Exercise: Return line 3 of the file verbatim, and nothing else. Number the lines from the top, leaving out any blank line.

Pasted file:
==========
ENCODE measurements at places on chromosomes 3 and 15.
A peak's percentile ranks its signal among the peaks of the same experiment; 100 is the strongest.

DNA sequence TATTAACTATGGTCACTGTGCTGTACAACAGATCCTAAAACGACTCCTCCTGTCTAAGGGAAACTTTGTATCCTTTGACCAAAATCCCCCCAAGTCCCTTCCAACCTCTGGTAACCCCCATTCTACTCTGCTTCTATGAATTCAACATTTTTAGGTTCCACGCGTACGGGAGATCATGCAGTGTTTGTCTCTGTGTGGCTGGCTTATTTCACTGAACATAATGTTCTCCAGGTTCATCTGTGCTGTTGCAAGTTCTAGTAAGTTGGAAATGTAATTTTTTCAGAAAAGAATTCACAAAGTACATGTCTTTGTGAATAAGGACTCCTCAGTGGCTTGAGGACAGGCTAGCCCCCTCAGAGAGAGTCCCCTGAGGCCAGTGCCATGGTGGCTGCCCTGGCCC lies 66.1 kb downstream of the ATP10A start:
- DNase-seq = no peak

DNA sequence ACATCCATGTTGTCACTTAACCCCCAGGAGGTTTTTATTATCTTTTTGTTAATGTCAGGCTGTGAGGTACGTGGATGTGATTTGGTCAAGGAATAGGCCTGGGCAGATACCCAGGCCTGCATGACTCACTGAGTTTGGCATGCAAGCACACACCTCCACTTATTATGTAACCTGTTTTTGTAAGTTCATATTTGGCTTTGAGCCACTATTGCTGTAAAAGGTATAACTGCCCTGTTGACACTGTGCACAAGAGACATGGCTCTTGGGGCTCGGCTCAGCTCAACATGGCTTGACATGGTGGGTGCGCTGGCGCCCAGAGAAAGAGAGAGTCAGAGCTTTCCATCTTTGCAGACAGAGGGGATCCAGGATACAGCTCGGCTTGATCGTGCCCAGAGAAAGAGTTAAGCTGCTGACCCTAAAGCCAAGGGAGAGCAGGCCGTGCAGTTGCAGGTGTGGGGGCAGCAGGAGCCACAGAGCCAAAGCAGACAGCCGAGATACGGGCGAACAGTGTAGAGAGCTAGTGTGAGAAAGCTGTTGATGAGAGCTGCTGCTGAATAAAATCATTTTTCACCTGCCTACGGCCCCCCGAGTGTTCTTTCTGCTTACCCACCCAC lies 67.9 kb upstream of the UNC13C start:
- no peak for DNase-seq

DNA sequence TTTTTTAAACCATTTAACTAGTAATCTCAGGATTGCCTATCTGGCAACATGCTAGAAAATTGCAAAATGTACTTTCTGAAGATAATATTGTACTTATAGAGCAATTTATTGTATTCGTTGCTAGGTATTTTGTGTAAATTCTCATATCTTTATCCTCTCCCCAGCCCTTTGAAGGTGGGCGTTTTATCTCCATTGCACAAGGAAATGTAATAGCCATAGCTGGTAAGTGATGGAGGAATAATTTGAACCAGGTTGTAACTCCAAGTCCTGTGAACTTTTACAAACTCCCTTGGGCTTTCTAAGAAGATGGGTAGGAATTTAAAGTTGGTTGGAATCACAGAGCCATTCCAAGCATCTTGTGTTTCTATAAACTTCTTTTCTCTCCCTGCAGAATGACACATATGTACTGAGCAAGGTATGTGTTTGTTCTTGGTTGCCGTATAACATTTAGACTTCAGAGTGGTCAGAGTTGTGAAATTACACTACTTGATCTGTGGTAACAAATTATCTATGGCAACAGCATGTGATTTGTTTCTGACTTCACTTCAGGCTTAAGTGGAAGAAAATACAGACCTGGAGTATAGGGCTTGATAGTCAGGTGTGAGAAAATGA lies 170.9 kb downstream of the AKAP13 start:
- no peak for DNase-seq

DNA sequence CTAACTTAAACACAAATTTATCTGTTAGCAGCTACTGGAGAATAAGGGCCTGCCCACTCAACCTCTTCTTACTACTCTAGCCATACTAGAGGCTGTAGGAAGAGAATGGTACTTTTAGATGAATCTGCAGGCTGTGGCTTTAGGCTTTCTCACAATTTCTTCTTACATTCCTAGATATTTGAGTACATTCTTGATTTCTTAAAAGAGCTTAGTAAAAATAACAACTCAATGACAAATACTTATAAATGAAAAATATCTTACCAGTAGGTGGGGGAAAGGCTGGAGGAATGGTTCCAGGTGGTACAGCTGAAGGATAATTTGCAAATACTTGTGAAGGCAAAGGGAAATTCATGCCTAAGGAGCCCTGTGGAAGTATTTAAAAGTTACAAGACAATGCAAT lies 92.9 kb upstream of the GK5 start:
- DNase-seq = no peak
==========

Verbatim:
DNA sequence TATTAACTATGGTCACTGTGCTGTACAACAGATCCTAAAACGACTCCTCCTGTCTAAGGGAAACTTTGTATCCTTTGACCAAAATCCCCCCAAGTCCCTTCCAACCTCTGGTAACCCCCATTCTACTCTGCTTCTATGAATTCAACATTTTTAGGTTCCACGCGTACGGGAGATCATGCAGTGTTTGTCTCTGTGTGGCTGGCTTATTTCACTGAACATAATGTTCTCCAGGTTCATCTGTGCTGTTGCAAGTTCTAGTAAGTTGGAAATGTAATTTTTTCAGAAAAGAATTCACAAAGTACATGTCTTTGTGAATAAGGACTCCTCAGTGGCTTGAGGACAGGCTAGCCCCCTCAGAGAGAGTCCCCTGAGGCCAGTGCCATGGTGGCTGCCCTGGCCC lies 66.1 kb downstream of the ATP10A start: